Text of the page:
Illustration | design

At the end of last year, I pondered chucking out the newsletter entirely, but as the busyness of starting a new year and stress of new responsibilities gave way to some reminiscing (and talking), I thought it best to try and formulate the main reasons and take a closer look.
The least important reason, is that compiling it was getting boring and annoying. It required working against some of the features of first Tinyletter, then Mailchimp and my own brain tracking what I’m up to over the course of a month.
After thinking it over, I finally ditched Mailchimp in favour of Buttondown. The big idea is that I can more easily build my dispatch. It’s 1 simple file written in Markdown, with full control of where the images are stored.
I’m also moving all the dispatches to my own website to keep the archive in 1 place if I ever decide to move again.

Since I was making this change anyway, I redesigned the letter to match some of my recent projects and interests. I’m also still thinking of a way to make it physical (like a zine) but I’m not sure how to automate that yet (same for building the archive, that’s by hand at the moment).

The biggest issue I have with maintaining a newsletter though (which I have broached in these dispatches before), is that there exists a duality between wanting to share my own creative projects/thoughts, and the constant, uncomfortable realization that it goes hand in hand with a form of exhibitionism. I’m a person, which entails having thoughts, opinions and ego. In creating these dispatches from my point of view (rather than as, I dunno, some company sending out spam marketing) every month, I’m working through personal thought and processes when doing anything. And while it’s not entirely the same as a Livejournal (remember those?), I do have a lot more of my ‘self’ in these texts than I have separate, finished ‘creations’. There is this need to process thoughts and creations in writing (as well as sometimes visual media, like comics) and for whatever reason, that doesn’t quite work if there’s no ‘sharing’ component to it. This seems to be a common thread with people operating from a compulsion to make things. Not that I want to compare myself to artists living of their work (or trying to), it’s just something I’ve glanced from interviews.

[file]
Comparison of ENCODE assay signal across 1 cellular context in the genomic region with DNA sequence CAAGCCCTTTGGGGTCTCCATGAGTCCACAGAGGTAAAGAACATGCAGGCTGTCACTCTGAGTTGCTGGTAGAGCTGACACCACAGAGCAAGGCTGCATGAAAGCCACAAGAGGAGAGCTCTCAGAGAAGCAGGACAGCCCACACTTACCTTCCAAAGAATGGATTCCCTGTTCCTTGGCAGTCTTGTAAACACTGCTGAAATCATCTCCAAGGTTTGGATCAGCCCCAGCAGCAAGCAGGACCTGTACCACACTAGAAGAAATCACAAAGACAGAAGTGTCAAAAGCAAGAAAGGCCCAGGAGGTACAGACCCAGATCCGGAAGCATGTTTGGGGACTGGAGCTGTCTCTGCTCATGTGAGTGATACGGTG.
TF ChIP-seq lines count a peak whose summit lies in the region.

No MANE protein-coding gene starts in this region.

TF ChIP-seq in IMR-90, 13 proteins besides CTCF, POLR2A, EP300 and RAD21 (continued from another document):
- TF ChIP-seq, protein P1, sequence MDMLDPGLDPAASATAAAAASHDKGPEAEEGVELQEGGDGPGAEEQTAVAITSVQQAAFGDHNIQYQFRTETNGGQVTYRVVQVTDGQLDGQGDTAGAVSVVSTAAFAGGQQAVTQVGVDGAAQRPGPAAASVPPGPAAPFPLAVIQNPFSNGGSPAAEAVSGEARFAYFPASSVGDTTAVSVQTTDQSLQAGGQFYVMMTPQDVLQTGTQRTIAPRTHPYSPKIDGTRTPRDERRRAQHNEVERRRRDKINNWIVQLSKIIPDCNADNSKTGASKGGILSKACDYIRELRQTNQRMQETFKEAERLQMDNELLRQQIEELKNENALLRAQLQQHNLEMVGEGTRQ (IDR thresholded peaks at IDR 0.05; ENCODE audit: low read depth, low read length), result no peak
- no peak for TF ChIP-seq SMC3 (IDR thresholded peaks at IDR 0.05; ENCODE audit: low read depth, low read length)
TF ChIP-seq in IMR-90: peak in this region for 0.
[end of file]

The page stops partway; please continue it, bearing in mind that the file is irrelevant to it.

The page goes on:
This also reaches into subjects like why some people don’t do well with self-promotion, how social media turned everyone in a ‘content creator’, why some webcomic creators just quit, … but that’s stuff for another day.


The compulsion to create seems to go hand in hand (for me anyway) with a need to process (and remember) things through creative acts, of which writing a newsletter is a neat and compact form. It’s simultaneously a creative project (just like modding gameboys, making a game, writing and drawing comics, painting, …) and external memory.

Sharing it publicly (even if it’s mainly friends or acquaintances), feels a bit exhibitionist (uncomfortable as well as egocentric) but also makes it so I can (mentally) mark some thoughts or projects as having reached a milestone and let part of it go to do something else (or built on it).